Processing Nightlights Data – Part 1

What is the Nightlights data?

This is a picture of India at night. It’s made up of images taken during September this year, by the Suomi National Polar-orbiting Partnership (Suomi NPP) satellite mission. The white spots on the map are the parts of the country which radiate light to the satellite’s sensors.Mapblog

The idea is simple : the brightly lit areas correspond to the country’s main urban centres. Areas which are less well-lit are those of smaller towns and settlements, and the darkest areas are those which have the lowest levels of human density. Broadly speaking, different levels of intensity of light correspond to different levels of human activity (including economic activity). The brightest areas correspond to the densest urban settlements, while the least well-lit areas are those with minimal or no human activity (e.g. forests).

Here for instance is the same map as the one above, but focused on North India, and colored according to the different levels of light received by the satellite sensor. We’ve kept it simple and not added a legend.

The deep red blob in the middle is the Delhi National Capital Region, the biggest urban centre in North India and a major locus of economic activity. The grey lines indicate the boundaries of different tehsils. Those deep red lines radiating out from Delhi are major roads and highways.


Notice the contrast between Delhi and surrounding areas, and the part of India to the top right which is Uttarakhand, which is hilly / mountainous and much less densely populated. It’s a light yellow colour.

And here is the Mumbai-Pune-Nasik belt (deep red again indicates highest values of light and hence,densest human settlements). Mumbai is on the left, Pune is on the bottom right, and Nasik is toward the top:


Like any photograph, the satellite images are composed of pixels, each of which gets assigned a value by the sensor, depending on the ‘amount’ of light reaching it (the more the light, the higher the pixel value). Further, each pixel of the satellite image corresonds to a roughly 750×750 – metre area on the ground.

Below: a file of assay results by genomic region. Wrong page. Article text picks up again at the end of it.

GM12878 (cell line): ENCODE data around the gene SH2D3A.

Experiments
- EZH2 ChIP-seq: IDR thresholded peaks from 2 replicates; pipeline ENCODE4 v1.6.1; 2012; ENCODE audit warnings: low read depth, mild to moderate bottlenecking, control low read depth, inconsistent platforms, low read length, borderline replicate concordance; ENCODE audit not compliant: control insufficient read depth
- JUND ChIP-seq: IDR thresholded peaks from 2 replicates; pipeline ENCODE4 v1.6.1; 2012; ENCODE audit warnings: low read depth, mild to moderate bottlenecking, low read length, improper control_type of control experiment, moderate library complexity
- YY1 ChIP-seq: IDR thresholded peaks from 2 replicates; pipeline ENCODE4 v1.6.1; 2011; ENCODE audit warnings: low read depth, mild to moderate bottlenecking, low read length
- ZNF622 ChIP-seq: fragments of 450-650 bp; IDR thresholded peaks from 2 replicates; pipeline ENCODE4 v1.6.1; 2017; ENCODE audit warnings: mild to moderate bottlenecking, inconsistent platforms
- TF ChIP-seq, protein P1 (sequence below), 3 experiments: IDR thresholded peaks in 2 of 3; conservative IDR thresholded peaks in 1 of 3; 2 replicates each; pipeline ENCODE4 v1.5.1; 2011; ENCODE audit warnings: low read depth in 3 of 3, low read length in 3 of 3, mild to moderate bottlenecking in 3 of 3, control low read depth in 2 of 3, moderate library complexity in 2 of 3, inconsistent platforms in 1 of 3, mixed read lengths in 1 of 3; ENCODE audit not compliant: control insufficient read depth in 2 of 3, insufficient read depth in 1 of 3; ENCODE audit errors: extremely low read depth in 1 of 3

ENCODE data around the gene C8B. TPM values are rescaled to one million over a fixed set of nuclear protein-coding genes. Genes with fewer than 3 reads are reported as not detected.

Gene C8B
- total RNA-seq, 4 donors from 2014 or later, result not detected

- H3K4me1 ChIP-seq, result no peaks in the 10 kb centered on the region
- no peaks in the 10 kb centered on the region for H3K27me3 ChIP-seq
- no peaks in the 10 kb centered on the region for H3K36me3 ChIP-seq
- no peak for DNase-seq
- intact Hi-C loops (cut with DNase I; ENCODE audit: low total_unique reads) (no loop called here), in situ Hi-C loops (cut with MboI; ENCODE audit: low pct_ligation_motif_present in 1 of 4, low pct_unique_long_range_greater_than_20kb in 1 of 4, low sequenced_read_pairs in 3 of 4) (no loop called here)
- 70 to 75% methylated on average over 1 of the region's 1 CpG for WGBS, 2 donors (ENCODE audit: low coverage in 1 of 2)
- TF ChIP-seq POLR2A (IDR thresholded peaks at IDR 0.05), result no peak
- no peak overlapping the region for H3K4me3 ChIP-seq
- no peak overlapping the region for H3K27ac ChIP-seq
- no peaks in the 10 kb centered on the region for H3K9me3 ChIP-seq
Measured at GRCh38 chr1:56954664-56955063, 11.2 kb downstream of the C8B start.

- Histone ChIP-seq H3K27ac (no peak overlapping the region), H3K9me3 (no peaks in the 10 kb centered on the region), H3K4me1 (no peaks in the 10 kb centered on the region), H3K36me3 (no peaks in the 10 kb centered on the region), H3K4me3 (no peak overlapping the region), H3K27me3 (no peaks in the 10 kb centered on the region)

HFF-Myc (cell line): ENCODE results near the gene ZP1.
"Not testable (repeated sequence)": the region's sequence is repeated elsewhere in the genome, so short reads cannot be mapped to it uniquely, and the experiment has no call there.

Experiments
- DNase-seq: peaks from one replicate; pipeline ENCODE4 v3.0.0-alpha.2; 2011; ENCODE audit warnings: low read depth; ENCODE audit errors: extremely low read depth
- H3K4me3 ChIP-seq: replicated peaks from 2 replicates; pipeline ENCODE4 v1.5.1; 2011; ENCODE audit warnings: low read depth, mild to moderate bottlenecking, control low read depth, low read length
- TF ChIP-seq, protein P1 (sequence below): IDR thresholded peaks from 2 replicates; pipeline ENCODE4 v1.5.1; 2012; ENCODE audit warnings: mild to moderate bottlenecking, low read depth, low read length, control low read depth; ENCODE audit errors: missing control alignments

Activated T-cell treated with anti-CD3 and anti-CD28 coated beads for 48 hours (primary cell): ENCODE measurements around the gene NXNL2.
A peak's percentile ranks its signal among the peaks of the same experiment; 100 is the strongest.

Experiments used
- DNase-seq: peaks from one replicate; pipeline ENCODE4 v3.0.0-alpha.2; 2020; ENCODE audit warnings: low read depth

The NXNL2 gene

What about the variation of light within cities? The plot below compares the distribution of pixel values ( or rather their log values) within six big cities in India (note that the y-axis, indicating the number of pixels in that city of a certain value, is customised to individual cities, whereas the x-axis is common).


So what use is it?

Apart from a pretty picture of the earth at night, there have been a number of studies which have found a correlation between measures of night time lights in different areas, and the level of economic activity and/or population density.

Let’s examine this relationship between the measured value of night time lights in an area, with other indicators of well-being. The Indian census in 2011, gives us data on the percent of households in each district who own different consumption goods – a tv, a four-wheeler, a computer and so on. Do districts which have higher ownership of such consumption goods also have ‘higher’ values of night time lights as measured by the Suomi-NPP satellite?

In the graphs below we plotted the ‘density’ of households with different consumer goods in each district1 against the ‘average’ value of the pixels covered by that district2.

For instance, here’s a plot, along with a regression line, of the density of households of TV sets per district, against the average pixel values of the district. (Note :In the following graphs, most of the districts are squeezed into the bottom left of the graph. Use your mouse to focus the graph to that area, if needed)


Another plot of households with four wheelers and pixel values


A third plot of households who own a four/two-wheeler, a TV set, a computer and a phone, as of 2011


And a fourth plot of households who have a toilet at home


Now that we’ve established the value of the night lights data, we will look at the practical stuff in future posts. Where to get the data from? How do we process it? and so on. Stay tuned.

  1. The measure used is the number of households owning a given consumption good (i.e. TV set) in a district, divided by the total surface area of that district. We do this because districts differ from each other in terms of total surface area.
  2. We use satellite data averaged over 11 months between April 2012 and February 2013. The average pixel value of a district is the total sum of all pixel values which ‘cover’ a given district, divided by the total number of pixels (Each pixel covers the same surface area of 750x750m)

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